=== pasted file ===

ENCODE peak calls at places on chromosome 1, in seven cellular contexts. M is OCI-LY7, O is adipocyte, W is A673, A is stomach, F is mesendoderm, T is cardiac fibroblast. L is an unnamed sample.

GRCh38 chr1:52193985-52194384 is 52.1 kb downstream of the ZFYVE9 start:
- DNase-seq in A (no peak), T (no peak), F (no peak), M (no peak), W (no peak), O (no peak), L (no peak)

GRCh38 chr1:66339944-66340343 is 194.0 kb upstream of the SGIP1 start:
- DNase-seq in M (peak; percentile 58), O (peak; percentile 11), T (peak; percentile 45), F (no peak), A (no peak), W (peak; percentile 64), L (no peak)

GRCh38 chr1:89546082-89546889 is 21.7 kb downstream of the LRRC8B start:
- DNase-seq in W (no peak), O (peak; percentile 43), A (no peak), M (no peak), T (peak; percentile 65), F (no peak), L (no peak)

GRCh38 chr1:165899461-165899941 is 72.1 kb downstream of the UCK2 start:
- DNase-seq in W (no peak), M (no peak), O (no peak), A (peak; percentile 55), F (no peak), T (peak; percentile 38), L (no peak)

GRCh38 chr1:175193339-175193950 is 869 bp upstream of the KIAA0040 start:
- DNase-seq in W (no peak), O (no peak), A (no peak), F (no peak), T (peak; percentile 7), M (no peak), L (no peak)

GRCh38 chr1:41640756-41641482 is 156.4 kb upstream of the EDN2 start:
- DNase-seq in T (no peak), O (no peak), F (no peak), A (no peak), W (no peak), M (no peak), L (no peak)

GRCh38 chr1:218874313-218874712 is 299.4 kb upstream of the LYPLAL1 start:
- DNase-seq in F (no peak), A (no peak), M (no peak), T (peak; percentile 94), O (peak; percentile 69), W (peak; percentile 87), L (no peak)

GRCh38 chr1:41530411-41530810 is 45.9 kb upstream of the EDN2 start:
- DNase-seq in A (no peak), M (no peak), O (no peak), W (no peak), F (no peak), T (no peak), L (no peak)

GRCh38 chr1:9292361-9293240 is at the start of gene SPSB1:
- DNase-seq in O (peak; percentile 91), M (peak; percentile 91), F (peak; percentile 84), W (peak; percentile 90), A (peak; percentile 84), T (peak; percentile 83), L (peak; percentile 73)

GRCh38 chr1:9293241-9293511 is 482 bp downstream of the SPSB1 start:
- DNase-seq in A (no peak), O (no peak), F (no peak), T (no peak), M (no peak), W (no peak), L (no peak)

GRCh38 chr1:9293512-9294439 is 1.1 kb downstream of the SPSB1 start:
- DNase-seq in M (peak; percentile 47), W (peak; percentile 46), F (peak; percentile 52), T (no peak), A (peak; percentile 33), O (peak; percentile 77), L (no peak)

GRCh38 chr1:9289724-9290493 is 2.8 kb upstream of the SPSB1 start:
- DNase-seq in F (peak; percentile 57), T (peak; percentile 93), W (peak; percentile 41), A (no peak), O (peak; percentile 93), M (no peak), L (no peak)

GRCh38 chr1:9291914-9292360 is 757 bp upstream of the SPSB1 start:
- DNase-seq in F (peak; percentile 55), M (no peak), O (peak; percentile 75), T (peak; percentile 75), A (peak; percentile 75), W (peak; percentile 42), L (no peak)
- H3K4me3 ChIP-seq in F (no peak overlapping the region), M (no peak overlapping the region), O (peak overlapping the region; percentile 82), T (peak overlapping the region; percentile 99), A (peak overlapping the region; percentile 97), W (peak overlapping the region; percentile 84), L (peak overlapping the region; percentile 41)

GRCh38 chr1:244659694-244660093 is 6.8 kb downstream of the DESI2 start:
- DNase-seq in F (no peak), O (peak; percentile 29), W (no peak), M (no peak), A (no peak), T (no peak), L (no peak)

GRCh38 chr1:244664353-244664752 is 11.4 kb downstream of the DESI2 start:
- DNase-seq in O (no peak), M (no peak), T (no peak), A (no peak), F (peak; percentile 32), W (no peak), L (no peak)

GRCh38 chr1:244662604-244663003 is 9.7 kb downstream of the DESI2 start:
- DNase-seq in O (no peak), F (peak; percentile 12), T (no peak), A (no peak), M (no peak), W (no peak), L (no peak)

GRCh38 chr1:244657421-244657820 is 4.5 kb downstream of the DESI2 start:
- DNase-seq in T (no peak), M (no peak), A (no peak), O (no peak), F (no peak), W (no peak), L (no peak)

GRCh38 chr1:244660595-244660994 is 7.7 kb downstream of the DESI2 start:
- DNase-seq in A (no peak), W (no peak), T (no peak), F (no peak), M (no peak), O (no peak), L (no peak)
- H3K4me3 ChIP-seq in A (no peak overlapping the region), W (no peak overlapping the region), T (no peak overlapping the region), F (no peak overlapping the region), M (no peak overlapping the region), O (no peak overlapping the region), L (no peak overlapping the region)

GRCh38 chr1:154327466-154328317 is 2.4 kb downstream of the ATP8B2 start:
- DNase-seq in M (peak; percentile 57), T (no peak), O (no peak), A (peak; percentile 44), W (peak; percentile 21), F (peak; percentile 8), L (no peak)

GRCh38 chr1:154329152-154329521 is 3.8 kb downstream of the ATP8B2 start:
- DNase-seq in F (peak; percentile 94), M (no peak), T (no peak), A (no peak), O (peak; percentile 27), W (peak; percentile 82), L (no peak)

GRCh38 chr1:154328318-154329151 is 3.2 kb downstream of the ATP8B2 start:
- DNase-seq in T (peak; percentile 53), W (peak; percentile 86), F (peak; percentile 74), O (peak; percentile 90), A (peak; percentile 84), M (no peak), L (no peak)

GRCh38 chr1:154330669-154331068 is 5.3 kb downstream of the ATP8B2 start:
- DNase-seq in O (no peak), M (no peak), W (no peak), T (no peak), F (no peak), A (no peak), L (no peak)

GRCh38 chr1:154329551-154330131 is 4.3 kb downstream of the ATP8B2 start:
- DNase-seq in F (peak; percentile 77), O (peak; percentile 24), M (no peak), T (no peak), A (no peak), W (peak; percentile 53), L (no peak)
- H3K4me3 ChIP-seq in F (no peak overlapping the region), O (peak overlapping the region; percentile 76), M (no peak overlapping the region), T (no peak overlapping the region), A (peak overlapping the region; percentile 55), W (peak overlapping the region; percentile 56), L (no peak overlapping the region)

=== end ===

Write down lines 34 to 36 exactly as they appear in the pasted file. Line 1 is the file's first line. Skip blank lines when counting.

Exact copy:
- DNase-seq in O (no peak), F (peak; percentile 12), T (no peak), A (no peak), M (no peak), W (no peak), L (no peak)

GRCh38 chr1:244657421-244657820 is 4.5 kb downstream of the DESI2 start:
- DNase-seq in T (no peak), M (no peak), A (no peak), O (no peak), F (no peak), W (no peak), L (no peak)